In the week just gone there was an extraordinary coincidence of events that starkly reminded us of just how much disrespect contaminates our society, most of it directed towards women. It is a scourge that dates back for centuries, one though that the forward-looking fondly believed was losing ground as more enlightened attitudes appeared to be emerging. What happened last week calls that hope into question.
Articles from The Political Sword
Political blogsites proliferate almost by the week. Many reside in the Fifth Estate. While a few declare their political orientation overtly, most do not. It is possible though to ascertain this by reading the pieces they post. While some purport to be ‘balanced’, ready to criticize any or all political parties, or politicians of any complexion, these seem to be in a minority. Some sites attempt balance by using a variety of authors who hold different views.
The short answer to the question is ‘Yes’. The longer answer is ‘Yes’, but with a string of caveats.
We’ve known for ages that there are pockets of political hatred in the electorate that fester away and erupt from time to time, pouring their purulent discharge over the political discourse, offending many with its stench. But how many of you can remember such an exhibition of hatred as we have seen recently? For me it came to a head after Julia Gillard wept in parliament when introducing the final piece of legislation to enshrine the National Disability Insurance Scheme.
When is a writer not a journalist but a blogger, and when is a writer/blogger a journalist? Who decides? Does it matter? Traditional or mainstream or 'old' media, and its power affiliates, are pushing back at the moment against the proliferation of small 'new media' online ventures fighting to be heard.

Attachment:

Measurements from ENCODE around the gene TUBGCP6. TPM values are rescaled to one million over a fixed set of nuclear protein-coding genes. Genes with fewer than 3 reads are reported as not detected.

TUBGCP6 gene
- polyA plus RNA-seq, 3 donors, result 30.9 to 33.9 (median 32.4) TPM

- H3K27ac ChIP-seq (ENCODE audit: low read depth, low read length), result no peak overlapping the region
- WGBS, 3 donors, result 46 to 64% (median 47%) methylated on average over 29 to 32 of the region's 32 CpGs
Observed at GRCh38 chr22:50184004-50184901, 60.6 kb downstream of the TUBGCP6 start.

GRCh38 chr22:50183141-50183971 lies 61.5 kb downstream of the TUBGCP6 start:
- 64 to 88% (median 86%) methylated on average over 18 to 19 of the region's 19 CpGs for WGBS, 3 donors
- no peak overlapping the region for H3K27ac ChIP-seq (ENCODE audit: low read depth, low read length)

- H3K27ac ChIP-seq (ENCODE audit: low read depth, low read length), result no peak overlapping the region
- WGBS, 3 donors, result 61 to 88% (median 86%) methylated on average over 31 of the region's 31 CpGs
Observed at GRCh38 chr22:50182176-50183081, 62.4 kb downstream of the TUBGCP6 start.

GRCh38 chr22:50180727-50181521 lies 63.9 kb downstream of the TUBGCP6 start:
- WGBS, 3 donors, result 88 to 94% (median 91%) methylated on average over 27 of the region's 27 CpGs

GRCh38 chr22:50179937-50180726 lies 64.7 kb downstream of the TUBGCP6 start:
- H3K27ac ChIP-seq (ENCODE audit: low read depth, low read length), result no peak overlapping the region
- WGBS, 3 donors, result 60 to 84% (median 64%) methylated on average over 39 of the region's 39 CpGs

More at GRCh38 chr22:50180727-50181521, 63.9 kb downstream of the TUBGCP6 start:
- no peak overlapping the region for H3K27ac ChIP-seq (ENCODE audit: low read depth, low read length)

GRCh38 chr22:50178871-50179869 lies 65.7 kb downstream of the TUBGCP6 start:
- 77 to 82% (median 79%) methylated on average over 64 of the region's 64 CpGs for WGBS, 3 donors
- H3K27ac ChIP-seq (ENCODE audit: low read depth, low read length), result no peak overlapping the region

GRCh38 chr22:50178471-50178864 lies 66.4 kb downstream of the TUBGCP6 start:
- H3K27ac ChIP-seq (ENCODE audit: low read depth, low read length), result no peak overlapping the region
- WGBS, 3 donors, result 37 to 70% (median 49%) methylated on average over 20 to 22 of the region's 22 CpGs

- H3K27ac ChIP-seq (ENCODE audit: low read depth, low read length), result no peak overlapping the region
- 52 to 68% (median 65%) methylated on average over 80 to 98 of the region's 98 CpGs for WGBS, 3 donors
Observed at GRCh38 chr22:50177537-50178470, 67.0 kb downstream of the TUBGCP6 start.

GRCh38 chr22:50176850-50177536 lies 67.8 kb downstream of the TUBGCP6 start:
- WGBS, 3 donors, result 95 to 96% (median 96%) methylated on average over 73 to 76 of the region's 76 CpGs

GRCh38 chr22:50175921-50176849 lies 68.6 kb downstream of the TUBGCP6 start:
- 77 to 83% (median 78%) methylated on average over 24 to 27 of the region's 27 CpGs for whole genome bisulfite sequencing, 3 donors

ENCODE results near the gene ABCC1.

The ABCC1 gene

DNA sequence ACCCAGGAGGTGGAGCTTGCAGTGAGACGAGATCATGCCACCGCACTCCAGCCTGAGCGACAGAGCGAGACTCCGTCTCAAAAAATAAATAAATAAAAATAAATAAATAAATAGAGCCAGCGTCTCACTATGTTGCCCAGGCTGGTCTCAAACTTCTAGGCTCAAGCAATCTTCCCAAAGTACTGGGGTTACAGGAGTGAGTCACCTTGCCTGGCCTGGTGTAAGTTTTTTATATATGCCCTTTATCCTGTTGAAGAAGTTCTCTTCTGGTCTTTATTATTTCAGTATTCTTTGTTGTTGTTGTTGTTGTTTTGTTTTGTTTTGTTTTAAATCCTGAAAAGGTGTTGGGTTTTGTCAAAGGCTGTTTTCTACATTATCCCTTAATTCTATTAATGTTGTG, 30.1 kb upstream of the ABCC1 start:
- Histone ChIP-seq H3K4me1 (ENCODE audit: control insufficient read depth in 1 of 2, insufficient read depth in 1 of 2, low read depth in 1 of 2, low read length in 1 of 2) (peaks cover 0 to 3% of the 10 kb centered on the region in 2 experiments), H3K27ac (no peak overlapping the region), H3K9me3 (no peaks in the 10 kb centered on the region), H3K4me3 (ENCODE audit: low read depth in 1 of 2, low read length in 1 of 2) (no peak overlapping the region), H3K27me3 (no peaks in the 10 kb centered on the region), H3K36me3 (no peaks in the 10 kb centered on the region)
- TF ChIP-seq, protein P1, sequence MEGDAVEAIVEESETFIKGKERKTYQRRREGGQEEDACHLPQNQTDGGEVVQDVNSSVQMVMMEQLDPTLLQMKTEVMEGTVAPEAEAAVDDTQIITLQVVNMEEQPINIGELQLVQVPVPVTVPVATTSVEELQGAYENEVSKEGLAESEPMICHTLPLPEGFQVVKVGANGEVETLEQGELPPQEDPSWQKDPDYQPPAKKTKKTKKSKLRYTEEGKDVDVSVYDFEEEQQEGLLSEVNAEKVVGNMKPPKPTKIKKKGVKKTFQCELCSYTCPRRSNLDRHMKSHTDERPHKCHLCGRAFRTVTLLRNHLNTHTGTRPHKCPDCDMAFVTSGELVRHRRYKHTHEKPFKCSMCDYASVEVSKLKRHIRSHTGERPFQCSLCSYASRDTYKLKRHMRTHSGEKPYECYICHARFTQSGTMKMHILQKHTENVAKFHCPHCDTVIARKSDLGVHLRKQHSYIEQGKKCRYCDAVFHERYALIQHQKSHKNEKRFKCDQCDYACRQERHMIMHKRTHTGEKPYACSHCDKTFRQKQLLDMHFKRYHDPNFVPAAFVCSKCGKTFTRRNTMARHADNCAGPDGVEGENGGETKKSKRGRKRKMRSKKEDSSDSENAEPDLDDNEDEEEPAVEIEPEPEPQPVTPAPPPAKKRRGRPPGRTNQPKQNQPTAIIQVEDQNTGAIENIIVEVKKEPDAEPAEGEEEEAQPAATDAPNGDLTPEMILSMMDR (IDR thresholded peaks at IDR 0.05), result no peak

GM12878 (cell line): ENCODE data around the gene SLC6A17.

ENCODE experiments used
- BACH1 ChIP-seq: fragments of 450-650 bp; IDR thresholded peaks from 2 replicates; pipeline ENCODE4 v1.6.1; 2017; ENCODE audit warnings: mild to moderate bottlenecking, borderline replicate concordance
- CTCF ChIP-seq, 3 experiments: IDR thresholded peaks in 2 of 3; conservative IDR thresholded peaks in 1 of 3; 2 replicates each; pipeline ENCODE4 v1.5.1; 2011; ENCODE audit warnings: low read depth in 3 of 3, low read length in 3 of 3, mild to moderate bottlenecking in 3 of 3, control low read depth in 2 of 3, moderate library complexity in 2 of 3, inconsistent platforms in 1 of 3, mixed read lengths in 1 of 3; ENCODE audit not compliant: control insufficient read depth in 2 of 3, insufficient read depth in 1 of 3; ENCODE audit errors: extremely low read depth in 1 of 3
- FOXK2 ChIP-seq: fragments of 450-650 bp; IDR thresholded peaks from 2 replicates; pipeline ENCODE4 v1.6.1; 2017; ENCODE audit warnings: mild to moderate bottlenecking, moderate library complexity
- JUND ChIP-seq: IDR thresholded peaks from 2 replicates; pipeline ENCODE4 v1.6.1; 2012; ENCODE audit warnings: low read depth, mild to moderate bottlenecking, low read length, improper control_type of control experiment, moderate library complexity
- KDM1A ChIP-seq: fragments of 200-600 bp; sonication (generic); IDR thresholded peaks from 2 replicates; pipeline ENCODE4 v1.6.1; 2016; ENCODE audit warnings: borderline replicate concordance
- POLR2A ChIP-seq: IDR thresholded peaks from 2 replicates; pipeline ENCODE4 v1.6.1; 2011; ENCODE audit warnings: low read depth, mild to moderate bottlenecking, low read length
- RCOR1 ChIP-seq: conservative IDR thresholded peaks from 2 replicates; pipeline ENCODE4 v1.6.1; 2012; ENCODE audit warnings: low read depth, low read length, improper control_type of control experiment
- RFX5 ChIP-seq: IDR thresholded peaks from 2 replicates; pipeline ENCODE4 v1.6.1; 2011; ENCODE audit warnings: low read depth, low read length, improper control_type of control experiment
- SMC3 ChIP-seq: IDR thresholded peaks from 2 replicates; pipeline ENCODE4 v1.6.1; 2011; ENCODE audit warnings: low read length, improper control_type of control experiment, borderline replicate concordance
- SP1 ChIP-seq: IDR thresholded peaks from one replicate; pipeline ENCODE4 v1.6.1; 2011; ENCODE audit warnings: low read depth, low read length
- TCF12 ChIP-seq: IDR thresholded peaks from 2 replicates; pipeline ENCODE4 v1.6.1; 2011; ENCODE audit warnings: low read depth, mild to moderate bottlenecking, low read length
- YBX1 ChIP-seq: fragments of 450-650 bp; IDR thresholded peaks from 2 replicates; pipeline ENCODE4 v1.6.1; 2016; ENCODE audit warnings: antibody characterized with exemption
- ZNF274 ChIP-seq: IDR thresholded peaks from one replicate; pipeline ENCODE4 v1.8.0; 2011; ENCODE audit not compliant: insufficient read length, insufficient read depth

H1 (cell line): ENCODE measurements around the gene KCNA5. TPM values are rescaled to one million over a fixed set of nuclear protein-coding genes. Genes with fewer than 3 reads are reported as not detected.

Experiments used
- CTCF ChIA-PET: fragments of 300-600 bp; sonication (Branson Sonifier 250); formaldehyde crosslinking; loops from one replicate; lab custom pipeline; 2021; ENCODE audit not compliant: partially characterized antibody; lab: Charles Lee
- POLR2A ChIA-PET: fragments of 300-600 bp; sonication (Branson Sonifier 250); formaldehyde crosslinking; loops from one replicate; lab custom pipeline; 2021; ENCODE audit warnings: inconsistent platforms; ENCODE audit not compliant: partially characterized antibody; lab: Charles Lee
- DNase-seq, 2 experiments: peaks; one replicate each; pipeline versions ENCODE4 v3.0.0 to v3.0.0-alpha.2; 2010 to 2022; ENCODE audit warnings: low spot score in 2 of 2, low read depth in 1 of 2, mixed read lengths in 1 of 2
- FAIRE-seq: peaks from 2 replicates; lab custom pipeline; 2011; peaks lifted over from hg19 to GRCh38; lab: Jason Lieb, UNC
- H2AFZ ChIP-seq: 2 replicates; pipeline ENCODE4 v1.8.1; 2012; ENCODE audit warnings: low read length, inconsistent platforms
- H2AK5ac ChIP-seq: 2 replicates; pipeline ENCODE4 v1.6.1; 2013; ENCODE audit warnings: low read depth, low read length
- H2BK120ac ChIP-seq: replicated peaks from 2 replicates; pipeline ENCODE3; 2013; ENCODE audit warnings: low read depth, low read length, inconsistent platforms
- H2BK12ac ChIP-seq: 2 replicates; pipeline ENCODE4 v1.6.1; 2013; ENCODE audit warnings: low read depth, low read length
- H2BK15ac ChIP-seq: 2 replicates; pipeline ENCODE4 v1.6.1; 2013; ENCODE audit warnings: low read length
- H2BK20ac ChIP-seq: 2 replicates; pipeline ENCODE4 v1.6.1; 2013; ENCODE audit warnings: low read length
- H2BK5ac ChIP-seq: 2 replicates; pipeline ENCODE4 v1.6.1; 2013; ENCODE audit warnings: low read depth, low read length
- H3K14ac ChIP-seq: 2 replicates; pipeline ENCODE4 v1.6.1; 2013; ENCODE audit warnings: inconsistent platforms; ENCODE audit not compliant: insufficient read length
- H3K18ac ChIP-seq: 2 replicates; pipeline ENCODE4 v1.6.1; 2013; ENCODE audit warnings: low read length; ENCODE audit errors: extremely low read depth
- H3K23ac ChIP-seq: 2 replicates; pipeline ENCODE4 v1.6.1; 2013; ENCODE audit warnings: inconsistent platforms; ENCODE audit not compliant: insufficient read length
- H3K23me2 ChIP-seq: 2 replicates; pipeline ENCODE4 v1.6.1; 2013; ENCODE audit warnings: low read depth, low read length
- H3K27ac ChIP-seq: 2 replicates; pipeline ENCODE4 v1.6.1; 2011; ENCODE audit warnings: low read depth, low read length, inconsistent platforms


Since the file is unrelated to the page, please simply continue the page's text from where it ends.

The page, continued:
Gather around kiddies and I’ll tell you a story. Once upon a time there was a large farm where many farmyard animals lived. It was a very special ‘Animal Farm’. The farmer loved all his animals, but most of all his big flock of chooks. The farmer loved chooks so much he collected them from all over the country. He had hundreds of them. The more types of chook he had, the happier he was.
You have to give it to the Coalition propaganda machine – it never fails to come up with a brand new slogan with which it can belabor the Government. We are now being told by Tony Abbott and Joe Hockey that we must ‘live within our means’. How many times have we heard that? Otherwise, they tell us, there will be Federal Budget deficits ‘as far as the eye can see’. Can you count how many times you have heard that little gem?
Let’s be clear from the outset. The lead up to the September 14 election will not be a respectful contest of ideas, a civil battle of policies and plans. It will be a bare-knuckle street fight between personalities, with no holds barred. The Abbott way countenances no other approach. To seize the top job, the Abbott way is to have many lines of attack. A keen observer of the Abbott way is the source of the principles and strategies detailed below.
The first words in the online description of David Marr’s Quarterly Essay: Political Animal: The Making of Tony Abbott read: “Tony Abbott is the most successful Opposition leader of the last forty years, but he has never been popular.
“We drive into the future using only our rear-view mirror” was one of the many notable aphorisms of Marshall McLuhan, Canadian philosopher, futurist, and communications theorist of the sixties. If ever there was an image that captures Tony Abbott’s approach to public policy, this is it: driving into the future using only the rear-view mirror. In full, McLuhan’s maxim reads: “The past went that-a-way.